No, Bowling Green State University men's basketball coach Louis Orr isn't happy about his team's 1-6 record.
But no, Orr isn't ready to panic after his team's slow start.
“We're going to play 31 regular-season games, and we've only played seven,” he said. “We've got 24 more games, and it's a long season.
“Whether you're 1-6 or 6-1, you can't change the past. You can only affect the future. We've got a lot of games still to play.”
Last weekend the Falcons played three games in three days as part of the Legends Classic. While they lost all three contests — including a four-point loss to Niagara and a one-point setback against Albany — Orr saw some good things from his team in that tournament.
“Three-games-in-three-days tournaments reveal a lot of things about your team,” he said. “It gives you a chance to, in game situations, see a lot about your team. It's also an endurance [test].
“Although we went 0-3, we improved, and that's important. That's something that's a theme for us: every day, when we step on a court, we want to get better.”
Junior Scott Thomas had a strong all-around tournament, finishing with 29 points, 19 rebounds, and 14 assists in the three contests. Fellow junior Dee Brown scored 46 points, including 22 against Detroit, and now is tied with Thomas for the team's scoring lead with 10.6 points per game.
“Scott Thomas made a lot of plays for us over the weekend,” Orr said. “I thought he did a good job sharing the ball.
“I thought Dee Brown grew up as a scorer for us over the weekend.”
Another player who stood out for Orr was Torian Oglesby, a junior transfer from Mott Community College who played in his first three games over the weekend. Oglseby averaged 6.7 points and 6.3 rebounds in three games despite averaging just 18.7 minutes per contest.
“He's a new guy, and new guys go through an adjustment period — basketball, academically, everything,” Orr said. “I just wanted to make sure he was moving in the right direction.
“I think he's an energy player, and we're an energy team when we're playing at our best. He's a tremendous athlete who's active on the offensive boards, and he brings toughness. But he's still learning.”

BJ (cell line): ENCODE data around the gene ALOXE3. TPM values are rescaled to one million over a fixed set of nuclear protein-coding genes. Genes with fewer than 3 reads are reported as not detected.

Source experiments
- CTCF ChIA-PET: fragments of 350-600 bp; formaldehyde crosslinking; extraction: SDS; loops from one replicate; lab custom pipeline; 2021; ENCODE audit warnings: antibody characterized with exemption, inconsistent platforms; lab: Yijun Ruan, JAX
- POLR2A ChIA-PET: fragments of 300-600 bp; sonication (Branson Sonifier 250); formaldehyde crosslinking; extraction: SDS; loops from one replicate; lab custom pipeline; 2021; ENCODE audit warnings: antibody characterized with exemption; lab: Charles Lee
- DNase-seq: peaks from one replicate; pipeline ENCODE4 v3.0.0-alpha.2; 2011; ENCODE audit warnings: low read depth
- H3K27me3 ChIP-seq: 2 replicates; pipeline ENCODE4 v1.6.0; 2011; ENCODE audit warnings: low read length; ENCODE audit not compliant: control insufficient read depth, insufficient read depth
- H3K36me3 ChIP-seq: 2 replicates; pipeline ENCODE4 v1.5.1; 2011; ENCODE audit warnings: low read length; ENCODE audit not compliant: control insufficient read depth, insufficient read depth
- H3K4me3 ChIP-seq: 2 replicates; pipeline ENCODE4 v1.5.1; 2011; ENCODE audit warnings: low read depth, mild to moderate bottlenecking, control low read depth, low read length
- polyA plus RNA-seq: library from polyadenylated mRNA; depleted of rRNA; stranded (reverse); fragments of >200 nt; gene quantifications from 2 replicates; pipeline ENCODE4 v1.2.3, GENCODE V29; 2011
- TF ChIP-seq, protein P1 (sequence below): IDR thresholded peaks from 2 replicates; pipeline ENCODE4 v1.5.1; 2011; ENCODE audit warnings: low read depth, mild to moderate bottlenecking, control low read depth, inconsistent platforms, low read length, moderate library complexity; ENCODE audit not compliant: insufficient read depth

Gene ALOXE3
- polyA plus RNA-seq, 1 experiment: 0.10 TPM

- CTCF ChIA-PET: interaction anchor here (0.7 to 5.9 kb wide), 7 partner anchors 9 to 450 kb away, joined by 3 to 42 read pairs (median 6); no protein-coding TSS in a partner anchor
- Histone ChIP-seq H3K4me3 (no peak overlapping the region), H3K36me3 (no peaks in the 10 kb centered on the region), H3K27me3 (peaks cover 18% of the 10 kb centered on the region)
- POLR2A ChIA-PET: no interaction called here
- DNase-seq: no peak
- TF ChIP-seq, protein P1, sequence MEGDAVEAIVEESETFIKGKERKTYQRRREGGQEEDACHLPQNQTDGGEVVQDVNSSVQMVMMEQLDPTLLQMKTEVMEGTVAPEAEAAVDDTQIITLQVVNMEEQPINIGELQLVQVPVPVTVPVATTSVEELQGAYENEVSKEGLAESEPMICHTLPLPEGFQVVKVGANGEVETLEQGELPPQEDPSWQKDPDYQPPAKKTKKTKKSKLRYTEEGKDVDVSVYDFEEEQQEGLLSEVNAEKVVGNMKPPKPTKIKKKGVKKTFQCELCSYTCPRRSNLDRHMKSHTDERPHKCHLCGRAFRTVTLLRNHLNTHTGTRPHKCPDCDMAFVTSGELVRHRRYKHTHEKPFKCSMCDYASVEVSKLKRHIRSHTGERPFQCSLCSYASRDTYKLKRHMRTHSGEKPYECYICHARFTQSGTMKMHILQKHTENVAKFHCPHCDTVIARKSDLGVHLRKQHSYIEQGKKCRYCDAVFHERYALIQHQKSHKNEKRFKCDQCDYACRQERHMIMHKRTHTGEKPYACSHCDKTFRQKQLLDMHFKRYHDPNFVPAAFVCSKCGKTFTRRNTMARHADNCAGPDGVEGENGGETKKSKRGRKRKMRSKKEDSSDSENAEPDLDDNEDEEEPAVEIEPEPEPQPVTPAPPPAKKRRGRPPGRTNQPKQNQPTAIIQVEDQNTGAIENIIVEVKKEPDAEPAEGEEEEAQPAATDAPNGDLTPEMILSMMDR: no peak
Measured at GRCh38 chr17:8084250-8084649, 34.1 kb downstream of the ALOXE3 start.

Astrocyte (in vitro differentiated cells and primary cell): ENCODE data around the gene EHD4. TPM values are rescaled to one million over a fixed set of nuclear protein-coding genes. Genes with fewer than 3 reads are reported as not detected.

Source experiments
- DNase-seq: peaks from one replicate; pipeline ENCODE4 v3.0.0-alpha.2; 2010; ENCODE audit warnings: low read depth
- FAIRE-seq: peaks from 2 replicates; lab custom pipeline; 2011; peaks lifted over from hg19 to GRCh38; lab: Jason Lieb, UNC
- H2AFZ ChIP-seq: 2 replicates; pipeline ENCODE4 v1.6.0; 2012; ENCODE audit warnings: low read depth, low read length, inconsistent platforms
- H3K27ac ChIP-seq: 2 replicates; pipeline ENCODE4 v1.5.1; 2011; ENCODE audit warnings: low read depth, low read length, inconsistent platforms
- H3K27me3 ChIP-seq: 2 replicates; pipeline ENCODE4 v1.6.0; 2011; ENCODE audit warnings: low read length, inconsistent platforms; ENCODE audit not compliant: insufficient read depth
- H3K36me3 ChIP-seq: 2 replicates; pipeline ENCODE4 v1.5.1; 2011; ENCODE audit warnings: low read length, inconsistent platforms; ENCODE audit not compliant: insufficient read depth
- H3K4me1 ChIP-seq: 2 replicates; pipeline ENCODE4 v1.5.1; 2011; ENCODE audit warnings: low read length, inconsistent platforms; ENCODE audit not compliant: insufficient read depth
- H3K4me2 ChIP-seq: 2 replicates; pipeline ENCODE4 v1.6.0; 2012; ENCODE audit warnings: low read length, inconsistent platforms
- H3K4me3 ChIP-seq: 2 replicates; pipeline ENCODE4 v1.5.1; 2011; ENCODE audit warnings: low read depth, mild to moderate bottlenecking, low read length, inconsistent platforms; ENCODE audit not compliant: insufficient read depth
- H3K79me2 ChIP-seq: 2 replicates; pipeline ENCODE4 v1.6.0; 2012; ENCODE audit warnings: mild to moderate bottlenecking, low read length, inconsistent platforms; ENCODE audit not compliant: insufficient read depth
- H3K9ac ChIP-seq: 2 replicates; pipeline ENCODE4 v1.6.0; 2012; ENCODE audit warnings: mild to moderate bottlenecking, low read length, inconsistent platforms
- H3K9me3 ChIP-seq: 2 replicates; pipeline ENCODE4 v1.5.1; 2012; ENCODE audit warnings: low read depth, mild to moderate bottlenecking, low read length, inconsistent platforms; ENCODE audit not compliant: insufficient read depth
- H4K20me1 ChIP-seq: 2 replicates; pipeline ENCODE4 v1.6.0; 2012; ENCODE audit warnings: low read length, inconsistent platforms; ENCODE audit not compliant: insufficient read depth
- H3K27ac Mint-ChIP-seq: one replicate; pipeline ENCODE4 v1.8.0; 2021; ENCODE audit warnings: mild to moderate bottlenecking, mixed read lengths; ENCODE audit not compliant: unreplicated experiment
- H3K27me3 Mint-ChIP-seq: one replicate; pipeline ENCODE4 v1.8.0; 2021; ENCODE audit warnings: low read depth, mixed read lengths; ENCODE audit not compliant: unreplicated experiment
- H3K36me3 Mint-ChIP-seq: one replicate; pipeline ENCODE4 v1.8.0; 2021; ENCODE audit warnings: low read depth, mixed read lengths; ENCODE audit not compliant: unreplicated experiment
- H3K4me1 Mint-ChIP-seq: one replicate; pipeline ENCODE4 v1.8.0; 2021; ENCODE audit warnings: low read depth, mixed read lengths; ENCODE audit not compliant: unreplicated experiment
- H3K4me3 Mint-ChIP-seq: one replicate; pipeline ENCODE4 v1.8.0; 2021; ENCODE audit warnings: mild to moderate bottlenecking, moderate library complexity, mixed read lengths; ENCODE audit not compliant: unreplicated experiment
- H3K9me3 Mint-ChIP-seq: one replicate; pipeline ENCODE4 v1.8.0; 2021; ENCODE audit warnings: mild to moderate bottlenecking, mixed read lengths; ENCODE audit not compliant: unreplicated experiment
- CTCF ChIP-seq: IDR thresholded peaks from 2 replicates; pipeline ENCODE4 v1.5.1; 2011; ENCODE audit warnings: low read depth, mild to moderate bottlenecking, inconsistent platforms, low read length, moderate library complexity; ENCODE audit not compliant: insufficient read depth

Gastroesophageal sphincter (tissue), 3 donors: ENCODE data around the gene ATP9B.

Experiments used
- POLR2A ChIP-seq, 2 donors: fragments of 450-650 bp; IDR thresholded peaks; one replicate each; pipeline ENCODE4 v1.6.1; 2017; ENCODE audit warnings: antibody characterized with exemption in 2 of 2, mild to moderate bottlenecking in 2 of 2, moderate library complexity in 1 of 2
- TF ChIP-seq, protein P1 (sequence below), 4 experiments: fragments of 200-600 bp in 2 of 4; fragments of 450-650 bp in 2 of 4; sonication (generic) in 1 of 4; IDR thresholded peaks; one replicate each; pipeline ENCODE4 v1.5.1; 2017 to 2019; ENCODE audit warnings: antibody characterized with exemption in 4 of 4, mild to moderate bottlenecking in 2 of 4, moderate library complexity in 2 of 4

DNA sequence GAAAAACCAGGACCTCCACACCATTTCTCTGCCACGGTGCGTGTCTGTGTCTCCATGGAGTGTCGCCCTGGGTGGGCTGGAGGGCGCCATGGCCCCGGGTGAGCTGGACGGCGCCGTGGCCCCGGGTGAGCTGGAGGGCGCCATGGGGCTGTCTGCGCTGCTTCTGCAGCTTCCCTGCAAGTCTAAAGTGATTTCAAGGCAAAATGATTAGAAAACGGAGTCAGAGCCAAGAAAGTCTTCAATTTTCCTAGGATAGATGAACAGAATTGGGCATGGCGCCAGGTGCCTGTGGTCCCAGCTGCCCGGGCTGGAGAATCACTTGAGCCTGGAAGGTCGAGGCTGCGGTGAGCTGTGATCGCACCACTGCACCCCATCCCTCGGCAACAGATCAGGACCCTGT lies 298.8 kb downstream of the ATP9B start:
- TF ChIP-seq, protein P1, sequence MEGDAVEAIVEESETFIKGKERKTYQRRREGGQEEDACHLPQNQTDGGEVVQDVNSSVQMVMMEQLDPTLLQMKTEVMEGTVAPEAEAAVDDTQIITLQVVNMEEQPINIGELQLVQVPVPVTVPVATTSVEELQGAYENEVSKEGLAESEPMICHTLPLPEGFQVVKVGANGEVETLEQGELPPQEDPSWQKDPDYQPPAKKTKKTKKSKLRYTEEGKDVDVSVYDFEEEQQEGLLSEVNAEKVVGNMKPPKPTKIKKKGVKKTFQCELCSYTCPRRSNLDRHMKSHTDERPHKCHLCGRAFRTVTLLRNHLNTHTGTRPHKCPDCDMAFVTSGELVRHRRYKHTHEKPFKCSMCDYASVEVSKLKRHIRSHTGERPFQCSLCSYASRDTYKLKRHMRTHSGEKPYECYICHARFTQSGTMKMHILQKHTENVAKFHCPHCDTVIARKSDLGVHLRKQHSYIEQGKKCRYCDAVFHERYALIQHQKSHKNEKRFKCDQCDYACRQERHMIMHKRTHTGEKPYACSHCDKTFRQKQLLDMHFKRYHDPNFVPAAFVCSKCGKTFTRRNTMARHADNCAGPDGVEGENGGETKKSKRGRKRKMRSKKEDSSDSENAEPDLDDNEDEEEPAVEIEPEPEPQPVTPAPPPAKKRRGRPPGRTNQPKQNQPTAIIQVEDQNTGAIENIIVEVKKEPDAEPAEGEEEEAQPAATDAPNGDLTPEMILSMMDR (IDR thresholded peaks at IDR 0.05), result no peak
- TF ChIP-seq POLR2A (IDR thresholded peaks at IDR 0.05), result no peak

The Falcons' biggest problem remains its struggles to shoot well; as a team BG is shooting just 37 percent from the field.
“When your field-goal percentage is bad, you always look at your shot selection first,” Orr said. “I thought we got very good shots all weekend; the first 10 or 12 minutes against Albany we got excellent shots. If we make those shots that we're capable of making, we could easily been up 15-6 or 18-6.
“Nobody is trying to miss shots. If you're taking good shots, in time I believe they will go in. And when the ball goes in the basket, it does build your confidence.”
Orr continues to shuffle his starting lineup, having used six different quintets in seven games.
“I've been a guy who doesn't change lineups that often,” Orr said. “It's not a comfortable spot, but the reality is our record says we've been inconsistent.
“We're looking for the right combination, rewarding guys who step up and produce. At the end of the day, that tells us we need all of our guys to step up and produce.”
Things don't get any easier for the Falcons as Saturday they travel to Michigan State, which began the season ranked second in the country.
The Spartans are 5-1 entering their matchup with Duke in the ACC/Big Ten Challenge Wednesday, and the Breslin Center can be intimidating for opposing teams.
“Where can we take them [in Bowling Green] to prepare for that?” Orr asked of playing in front of “The Izzone”. “I think our kids will be excited to play.
“You have to simulate their rebounding, because they're a great rebounding team. You have to simulate their fast break, because they're an excellent transition team. You have to simulate their man-to-man [defense], because of how well they guard.”
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